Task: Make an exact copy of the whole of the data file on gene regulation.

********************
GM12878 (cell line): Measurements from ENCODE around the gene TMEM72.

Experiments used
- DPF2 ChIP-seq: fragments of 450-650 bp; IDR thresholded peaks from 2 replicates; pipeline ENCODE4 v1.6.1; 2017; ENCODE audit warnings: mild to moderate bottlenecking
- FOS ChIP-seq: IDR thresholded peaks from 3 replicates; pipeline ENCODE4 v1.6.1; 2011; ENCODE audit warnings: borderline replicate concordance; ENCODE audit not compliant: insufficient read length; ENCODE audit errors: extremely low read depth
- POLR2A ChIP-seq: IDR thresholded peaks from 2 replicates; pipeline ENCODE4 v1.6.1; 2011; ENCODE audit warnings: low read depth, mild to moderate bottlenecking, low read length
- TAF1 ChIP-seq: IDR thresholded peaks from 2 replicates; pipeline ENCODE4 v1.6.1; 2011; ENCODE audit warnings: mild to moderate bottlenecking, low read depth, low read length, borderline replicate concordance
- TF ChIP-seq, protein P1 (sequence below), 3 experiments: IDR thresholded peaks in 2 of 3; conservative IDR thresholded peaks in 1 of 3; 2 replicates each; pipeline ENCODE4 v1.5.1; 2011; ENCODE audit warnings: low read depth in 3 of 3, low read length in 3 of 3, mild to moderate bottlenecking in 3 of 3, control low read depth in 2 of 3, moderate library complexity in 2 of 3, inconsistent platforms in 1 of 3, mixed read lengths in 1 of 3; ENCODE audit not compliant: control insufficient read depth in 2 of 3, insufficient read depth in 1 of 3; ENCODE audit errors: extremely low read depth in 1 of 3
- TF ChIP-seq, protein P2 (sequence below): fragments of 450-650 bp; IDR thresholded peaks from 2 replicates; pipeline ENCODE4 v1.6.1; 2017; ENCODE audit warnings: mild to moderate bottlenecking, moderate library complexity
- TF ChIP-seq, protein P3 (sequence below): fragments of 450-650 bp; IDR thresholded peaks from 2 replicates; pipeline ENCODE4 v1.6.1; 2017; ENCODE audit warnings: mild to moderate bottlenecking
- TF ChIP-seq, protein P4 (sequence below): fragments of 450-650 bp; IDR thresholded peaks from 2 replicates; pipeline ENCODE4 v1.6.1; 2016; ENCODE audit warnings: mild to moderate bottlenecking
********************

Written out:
GM12878 (cell line): Measurements from ENCODE around the gene TMEM72.

Experiments used
- DPF2 ChIP-seq: fragments of 450-650 bp; IDR thresholded peaks from 2 replicates; pipeline ENCODE4 v1.6.1; 2017; ENCODE audit warnings: mild to moderate bottlenecking
- FOS ChIP-seq: IDR thresholded peaks from 3 replicates; pipeline ENCODE4 v1.6.1; 2011; ENCODE audit warnings: borderline replicate concordance; ENCODE audit not compliant: insufficient read length; ENCODE audit errors: extremely low read depth
- POLR2A ChIP-seq: IDR thresholded peaks from 2 replicates; pipeline ENCODE4 v1.6.1; 2011; ENCODE audit warnings: low read depth, mild to moderate bottlenecking, low read length
- TAF1 ChIP-seq: IDR thresholded peaks from 2 replicates; pipeline ENCODE4 v1.6.1; 2011; ENCODE audit warnings: mild to moderate bottlenecking, low read depth, low read length, borderline replicate concordance
- TF ChIP-seq, protein P1 (sequence below), 3 experiments: IDR thresholded peaks in 2 of 3; conservative IDR thresholded peaks in 1 of 3; 2 replicates each; pipeline ENCODE4 v1.5.1; 2011; ENCODE audit warnings: low read depth in 3 of 3, low read length in 3 of 3, mild to moderate bottlenecking in 3 of 3, control low read depth in 2 of 3, moderate library complexity in 2 of 3, inconsistent platforms in 1 of 3, mixed read lengths in 1 of 3; ENCODE audit not compliant: control insufficient read depth in 2 of 3, insufficient read depth in 1 of 3; ENCODE audit errors: extremely low read depth in 1 of 3
- TF ChIP-seq, protein P2 (sequence below): fragments of 450-650 bp; IDR thresholded peaks from 2 replicates; pipeline ENCODE4 v1.6.1; 2017; ENCODE audit warnings: mild to moderate bottlenecking, moderate library complexity
- TF ChIP-seq, protein P3 (sequence below): fragments of 450-650 bp; IDR thresholded peaks from 2 replicates; pipeline ENCODE4 v1.6.1; 2017; ENCODE audit warnings: mild to moderate bottlenecking
- TF ChIP-seq, protein P4 (sequence below): fragments of 450-650 bp; IDR thresholded peaks from 2 replicates; pipeline ENCODE4 v1.6.1; 2016; ENCODE audit warnings: mild to moderate bottlenecking